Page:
MIDEM 2013 Report

Hello and welcome to Jari’s report on MIDEM 2013 from Cannes, France. MIDEM is the most important international trade fair for the music business. The event was organised earlier this week for the 47th time and attended by 6,400 music professionals.

Streaming services leap forward

Audio streaming services gained new ground during 2012. In some cutting edge countries like Sweden and Norway streaming has already become the most important single income source for the recorded music industry. At the same time the competition is getting harder as new companies offering new kind of service solutions and business models are entering the international market. Established streaming companies such as Spotify told that they embrace the tougher competition as it helps to improve consumers’ awareness of the streaming services, and encourages them to find new ways to enjoy music from legal sources.

However, in order to create viable and sustainable business the subscription based streaming services still need to scale up. For example, Spotify has currently around six and Deezer three million paying subscribers but the numbers should grow to two-digit-million-level before they are able to show profit. Deezer’s CEO Alex Dauchez also pointed out in a panel discussion that one of the biggest problems of fair competition is YouTube who get away with much better terms than the other streaming services. The Google bashing continued in some other debates as well as the right holders are still unhappy with the search engine’s music listings which, according to the critics, still too often point out to various illegal sources.

Licensing, licensing, licensing

As the market share of the digital music sales increases all the time, the nature of the music business is shifting more and more away from manufacturing, shipping and selling physical goods to licensing of immaterial rights. Therefore it is no wonder that licensing was one of the hottest topics of the MIDEM debates.

The most important single topic was EU Commission’s proposal for the directive concerning the collective management of copyrights. The proposal aims to create a framework and a level playing field for all kinds of collective societies, and to improve their transparency and efficiency vis-à-vis right holders, other societies and licensees. The most debated part of the proposal is the section concerning the licensing of cross-border online music services. Commission aims to simplify the current complex licensing situation mainly by encouraging the societies and the right holders to aggregate their rights on voluntary basis.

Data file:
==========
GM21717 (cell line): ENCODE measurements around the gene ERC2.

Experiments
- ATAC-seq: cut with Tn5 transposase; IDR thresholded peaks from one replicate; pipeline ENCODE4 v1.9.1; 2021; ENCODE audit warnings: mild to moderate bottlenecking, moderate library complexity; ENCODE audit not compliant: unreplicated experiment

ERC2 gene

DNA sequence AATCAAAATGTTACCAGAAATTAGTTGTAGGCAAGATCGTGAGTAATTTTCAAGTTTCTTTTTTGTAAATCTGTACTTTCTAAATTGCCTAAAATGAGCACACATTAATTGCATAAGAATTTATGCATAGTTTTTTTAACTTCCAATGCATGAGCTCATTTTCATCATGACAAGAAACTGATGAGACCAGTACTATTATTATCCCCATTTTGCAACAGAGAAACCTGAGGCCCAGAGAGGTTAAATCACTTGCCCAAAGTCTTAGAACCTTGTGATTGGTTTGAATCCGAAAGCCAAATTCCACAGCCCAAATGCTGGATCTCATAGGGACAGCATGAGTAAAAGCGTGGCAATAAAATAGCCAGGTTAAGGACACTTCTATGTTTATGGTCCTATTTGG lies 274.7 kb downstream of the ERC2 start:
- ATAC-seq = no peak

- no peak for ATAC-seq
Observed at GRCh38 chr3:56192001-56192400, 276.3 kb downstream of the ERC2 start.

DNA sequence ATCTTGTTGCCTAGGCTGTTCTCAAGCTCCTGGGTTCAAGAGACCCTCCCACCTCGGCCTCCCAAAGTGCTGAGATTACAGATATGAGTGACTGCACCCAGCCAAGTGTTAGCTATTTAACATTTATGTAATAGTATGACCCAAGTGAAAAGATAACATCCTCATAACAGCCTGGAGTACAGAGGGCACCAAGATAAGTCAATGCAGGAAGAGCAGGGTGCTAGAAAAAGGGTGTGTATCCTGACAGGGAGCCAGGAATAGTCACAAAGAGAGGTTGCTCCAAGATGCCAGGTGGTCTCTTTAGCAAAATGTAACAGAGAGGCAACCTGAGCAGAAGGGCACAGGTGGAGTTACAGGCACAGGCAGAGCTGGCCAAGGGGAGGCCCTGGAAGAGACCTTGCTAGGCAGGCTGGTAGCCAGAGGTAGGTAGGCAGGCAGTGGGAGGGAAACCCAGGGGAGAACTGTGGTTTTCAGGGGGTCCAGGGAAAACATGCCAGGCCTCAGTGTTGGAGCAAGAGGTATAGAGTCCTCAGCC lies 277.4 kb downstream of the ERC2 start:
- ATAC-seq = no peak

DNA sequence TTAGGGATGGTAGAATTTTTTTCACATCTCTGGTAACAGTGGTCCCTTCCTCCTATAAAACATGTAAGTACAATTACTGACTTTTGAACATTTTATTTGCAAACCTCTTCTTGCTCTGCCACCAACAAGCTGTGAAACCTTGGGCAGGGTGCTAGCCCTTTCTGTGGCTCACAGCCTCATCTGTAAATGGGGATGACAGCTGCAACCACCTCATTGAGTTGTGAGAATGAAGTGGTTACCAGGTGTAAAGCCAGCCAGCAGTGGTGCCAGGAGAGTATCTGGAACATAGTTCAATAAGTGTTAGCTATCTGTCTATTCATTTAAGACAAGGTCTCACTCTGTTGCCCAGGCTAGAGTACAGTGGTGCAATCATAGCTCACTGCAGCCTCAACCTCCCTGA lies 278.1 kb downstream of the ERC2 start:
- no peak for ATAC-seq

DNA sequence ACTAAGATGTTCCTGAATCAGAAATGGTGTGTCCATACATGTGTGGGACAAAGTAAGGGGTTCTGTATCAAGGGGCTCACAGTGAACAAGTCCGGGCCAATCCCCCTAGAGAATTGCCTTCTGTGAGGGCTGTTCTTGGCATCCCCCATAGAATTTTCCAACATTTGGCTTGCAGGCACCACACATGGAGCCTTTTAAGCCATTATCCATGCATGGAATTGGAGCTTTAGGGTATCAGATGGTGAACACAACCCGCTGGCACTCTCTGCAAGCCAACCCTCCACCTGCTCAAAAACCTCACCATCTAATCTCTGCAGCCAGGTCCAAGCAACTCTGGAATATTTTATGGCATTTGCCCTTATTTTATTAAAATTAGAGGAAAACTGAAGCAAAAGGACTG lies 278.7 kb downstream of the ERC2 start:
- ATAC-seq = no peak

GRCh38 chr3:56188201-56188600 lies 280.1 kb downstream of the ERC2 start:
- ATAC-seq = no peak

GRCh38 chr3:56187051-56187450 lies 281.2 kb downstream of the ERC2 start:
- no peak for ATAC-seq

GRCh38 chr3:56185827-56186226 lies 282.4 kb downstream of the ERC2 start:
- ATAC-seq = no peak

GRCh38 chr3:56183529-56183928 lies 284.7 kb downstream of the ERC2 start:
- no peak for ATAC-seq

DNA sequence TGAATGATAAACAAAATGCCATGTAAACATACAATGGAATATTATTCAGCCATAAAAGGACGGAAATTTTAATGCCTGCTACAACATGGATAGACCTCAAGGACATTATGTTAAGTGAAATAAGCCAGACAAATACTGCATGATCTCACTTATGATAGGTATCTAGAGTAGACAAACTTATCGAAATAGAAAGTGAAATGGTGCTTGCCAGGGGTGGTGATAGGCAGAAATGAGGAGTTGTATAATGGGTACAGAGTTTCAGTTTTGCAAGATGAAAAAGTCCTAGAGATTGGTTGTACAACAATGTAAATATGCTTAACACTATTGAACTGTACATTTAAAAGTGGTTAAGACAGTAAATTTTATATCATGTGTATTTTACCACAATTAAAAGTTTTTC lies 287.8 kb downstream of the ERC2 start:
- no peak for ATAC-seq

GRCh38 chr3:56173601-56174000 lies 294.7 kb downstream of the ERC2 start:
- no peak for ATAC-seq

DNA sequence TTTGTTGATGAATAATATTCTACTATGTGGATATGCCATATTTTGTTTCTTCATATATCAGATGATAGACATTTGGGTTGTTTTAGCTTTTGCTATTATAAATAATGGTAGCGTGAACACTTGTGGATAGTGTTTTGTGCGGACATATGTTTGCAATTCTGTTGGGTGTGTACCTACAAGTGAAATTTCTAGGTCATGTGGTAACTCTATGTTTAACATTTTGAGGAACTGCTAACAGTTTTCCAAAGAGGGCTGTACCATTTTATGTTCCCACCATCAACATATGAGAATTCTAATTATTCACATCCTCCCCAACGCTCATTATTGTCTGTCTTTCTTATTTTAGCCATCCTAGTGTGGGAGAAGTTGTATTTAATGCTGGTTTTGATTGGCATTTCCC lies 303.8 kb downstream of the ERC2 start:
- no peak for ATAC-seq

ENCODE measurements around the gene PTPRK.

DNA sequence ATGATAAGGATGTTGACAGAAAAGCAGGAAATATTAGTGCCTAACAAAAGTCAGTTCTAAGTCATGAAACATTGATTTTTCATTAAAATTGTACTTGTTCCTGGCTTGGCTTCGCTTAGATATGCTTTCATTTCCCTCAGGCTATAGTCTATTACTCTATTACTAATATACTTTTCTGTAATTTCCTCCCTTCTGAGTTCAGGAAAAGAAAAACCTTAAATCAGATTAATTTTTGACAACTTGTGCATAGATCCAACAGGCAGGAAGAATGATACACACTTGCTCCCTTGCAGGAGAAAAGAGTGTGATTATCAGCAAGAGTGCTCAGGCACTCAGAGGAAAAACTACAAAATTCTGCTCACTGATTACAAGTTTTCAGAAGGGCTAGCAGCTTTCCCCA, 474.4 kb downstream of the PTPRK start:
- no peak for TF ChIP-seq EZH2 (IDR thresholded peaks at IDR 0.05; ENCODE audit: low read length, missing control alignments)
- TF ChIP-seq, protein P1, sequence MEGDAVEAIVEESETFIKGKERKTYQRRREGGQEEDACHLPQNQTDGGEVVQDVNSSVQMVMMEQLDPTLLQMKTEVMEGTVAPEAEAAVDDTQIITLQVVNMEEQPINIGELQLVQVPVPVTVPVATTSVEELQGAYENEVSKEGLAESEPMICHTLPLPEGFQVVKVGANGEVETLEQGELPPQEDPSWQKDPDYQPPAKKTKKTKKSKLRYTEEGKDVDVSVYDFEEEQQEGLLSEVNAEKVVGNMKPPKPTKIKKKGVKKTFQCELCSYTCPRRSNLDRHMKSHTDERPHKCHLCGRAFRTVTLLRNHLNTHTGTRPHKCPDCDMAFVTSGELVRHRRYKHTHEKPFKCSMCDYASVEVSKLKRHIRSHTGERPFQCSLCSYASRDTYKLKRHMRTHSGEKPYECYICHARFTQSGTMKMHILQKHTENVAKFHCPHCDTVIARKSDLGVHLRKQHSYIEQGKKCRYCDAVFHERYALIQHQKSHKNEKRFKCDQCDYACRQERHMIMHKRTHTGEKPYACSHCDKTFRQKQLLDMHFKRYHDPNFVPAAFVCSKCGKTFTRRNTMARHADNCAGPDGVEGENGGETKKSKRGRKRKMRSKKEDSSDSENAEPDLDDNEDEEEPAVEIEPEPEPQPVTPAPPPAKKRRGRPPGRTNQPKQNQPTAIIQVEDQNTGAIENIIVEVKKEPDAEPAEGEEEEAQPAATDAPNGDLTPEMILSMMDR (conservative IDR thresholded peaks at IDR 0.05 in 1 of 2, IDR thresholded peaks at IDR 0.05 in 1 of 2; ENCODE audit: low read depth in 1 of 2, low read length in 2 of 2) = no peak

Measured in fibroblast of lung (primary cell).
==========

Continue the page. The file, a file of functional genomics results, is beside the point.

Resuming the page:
According to Ms Maria Martin-Prat, Head of the Copyright Unit of DG Internal Market told that the reactions to the proposal so far have been very mixed as expected. Commissioner Michel Barnier said that in order to guarantee better availability of digital cultural goods to all European consumers Commission has launched a consultation process called Licenses for Europe which should produce during 2013 concrete ideas how to improve the market situation.

Infrastructure on the move

Another consequence of the digitalization for music business is the evident need for up-to-date and cost effective administrational tools. As the business is getting more and more dependent on the quality of the information, the importance of the Global Repertoire Database, the authoritative database containing accurate information on musical works, cannot be overestimated. GRD project was launched a year ago and is now underway. According to the plans discussed at MIDEM, the first phase of the project, which is in the hands of a Deloitte team, should by ready by the end of 2014, and up and running in 2016.

At the same time the shrinking but still very important physical goods business calls for consolidation actions. PRS for Music and Nordisk Copyright Bureau (NCB) announced at MIDEM that their joint venture Network of Music Partners (NMP) is now processing recorded media royalties for nine countries, and the Central Licensing Agreement for EMI Music as well as significant recorded media royalties from other physical sales. The initiative was established in 2011 to strengthen the international presence of its parent societies and reduce back office processing costs.

K-Pop breaks borders

Korean pop music made first time the global headlines in 2012 with PSY’s “Gangnam Style” which has been watched from YouTube 1.2 billion times so far. However, according to the K-Pop artists who visited MIDEM stated that PSY is actually not part of the K-Pop genre which is gaining popularity in all Asian countries. However, his success reflects wider trends, as YouTube’s Anthony Zameczkowski told that K-Pop music videos generated 5bn views on the service in 2012, up from 2bn in 2011.

Jari Muikku has attented MIDEM regularly since 1990.

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